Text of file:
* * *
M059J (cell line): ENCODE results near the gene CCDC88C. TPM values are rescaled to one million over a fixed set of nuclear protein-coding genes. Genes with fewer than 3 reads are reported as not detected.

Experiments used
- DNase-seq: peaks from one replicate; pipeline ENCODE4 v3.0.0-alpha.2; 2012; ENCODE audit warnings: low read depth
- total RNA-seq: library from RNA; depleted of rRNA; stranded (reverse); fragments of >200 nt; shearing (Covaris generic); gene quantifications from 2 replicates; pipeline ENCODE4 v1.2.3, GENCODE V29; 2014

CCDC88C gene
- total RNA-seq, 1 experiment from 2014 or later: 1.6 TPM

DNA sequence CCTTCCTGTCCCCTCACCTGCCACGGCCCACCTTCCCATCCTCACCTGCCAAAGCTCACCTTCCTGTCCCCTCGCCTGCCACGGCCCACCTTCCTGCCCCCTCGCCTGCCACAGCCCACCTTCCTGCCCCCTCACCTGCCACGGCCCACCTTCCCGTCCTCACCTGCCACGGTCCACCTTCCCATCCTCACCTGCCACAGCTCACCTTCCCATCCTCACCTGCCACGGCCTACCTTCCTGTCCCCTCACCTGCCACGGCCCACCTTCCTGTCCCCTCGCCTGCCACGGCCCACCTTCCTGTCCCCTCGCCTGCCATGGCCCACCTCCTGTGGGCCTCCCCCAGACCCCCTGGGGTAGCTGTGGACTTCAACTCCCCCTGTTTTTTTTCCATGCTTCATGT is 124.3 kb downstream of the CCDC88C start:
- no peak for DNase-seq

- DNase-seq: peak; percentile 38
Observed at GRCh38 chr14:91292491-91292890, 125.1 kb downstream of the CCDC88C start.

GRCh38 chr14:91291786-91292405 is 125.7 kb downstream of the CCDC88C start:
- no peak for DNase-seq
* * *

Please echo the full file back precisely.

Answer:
M059J (cell line): ENCODE results near the gene CCDC88C. TPM values are rescaled to one million over a fixed set of nuclear protein-coding genes. Genes with fewer than 3 reads are reported as not detected.

Experiments used
- DNase-seq: peaks from one replicate; pipeline ENCODE4 v3.0.0-alpha.2; 2012; ENCODE audit warnings: low read depth
- total RNA-seq: library from RNA; depleted of rRNA; stranded (reverse); fragments of >200 nt; shearing (Covaris generic); gene quantifications from 2 replicates; pipeline ENCODE4 v1.2.3, GENCODE V29; 2014

CCDC88C gene
- total RNA-seq, 1 experiment from 2014 or later: 1.6 TPM

DNA sequence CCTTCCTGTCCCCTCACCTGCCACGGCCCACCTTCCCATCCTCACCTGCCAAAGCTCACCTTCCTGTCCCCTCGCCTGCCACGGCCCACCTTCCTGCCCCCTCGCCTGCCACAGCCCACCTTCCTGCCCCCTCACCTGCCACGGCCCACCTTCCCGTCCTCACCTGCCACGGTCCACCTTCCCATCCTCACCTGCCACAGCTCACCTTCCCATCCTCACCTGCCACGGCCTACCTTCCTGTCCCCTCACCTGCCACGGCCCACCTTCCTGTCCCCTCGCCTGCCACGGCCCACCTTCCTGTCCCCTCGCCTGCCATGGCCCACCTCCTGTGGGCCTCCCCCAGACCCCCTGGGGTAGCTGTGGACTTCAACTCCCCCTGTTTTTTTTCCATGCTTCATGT is 124.3 kb downstream of the CCDC88C start:
- no peak for DNase-seq

- DNase-seq: peak; percentile 38
Observed at GRCh38 chr14:91292491-91292890, 125.1 kb downstream of the CCDC88C start.

GRCh38 chr14:91291786-91292405 is 125.7 kb downstream of the CCDC88C start:
- no peak for DNase-seq